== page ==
If you are injured at work, you should report your injury to your employer as soon as possible. When reporting your injury, it is important that the date of injury, nature of the injury and how the injury occurred are correctly recorded. We also recommend that you obtain a copy of the report of injury form for future reference in the event that any dispute arises.
All injuries, even minor injuries, should be reported. Even if you do not believe that treatment or time off work will be required at that time. Often, minor injuries can turn out to be more significant than first thought. Without the initial report of injury being done at the time of the incident, it can be more difficult to have liability accepted by the insurer and often workers suffer long delays before liability is accepted as the insurer will conduct additional enquiries before making any decisions.
Following the report of injury, a claim form should be completed and submitted to the insurer along with a Certificate of Capacity which is an approved medical certificate that relates specifically to work related injuries. This should be done within six months of the date of injury but can be done at a later stage if the injury has resulted in death or serious permanent impairment or if the failure to report the injury was the result of ignorance, mistake or absence from the state.
Within seven days of receiving the claim, the workers compensation insurer should contact you and provide you with a claim number and make a determination on provisional liability. If this doesn’t occur, then you should follow up with your employer and the insurer to ensure that all relevant information has been provided to the insurer. If the workers compensation insurer has all relevant information and is delaying making a determination on provisional liability, you may lodge a complaint with the Workers Compensation Independent Review Office (WIRO) on 13 94 76.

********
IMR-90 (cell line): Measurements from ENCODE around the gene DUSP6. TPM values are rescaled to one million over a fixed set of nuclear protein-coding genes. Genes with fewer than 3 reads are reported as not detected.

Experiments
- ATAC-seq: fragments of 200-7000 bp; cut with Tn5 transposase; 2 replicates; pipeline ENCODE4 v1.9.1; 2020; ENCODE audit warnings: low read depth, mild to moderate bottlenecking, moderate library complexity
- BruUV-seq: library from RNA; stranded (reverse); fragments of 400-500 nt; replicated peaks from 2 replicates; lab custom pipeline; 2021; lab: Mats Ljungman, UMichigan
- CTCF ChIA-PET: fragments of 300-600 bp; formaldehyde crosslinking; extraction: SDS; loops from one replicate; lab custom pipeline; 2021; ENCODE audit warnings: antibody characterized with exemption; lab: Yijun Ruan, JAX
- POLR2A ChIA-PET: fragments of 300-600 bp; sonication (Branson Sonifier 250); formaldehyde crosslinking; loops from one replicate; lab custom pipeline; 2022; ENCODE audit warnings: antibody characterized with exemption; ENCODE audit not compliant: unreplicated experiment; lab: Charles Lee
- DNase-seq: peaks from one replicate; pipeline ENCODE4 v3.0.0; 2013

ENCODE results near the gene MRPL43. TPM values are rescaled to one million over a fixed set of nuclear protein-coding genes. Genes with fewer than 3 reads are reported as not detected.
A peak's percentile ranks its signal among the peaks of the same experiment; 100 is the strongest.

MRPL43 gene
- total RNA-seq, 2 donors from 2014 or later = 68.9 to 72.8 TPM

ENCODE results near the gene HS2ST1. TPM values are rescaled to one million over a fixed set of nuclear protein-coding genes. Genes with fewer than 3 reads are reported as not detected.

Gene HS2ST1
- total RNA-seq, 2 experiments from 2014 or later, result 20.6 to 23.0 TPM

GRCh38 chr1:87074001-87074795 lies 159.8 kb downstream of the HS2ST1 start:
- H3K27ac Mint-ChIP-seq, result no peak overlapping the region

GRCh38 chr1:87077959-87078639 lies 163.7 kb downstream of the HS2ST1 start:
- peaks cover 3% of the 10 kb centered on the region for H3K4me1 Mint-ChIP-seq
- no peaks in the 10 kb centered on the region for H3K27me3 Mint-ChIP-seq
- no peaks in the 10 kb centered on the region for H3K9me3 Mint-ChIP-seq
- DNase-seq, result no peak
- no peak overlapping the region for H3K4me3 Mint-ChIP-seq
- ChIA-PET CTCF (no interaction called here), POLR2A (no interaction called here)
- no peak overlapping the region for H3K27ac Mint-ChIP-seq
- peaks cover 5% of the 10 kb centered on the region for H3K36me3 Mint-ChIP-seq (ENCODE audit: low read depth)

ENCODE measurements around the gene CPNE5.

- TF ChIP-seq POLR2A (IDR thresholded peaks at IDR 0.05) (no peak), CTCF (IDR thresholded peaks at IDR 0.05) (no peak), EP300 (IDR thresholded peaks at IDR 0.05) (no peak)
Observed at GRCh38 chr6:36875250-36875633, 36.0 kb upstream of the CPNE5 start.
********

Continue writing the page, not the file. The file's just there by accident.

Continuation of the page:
Payments of weekly workers compensation and approval for medical treatment will follow the acceptance of provisional liability. If provisional liability is not accepted, the workers compensation insurer should provide you with written reasons as to why the claim has been reasonably excused.
The acceptance or denial of provisional liability is not a decision on liability. It is only a temporary decision that allows the workers compensation insurer to continue to investigate your claim. A decision on liability should be made within twelve weeks of the claim being received.
In the event that provisional liability or liability is denied, you are welcome to contact the experts here at Taylor & Scott in workers compensation claims. They will examine your claim and if they believe you have a viable claim, they will apply to WIRO for a grant of legal assistance meaning that you will not pay any legal costs whatsoever in respect of your workers compensation claim.
Please contact our expert lawyers on 1800 600 664 or email us at firstname.lastname@example.org.
At Taylor & Scott “We Care For You”.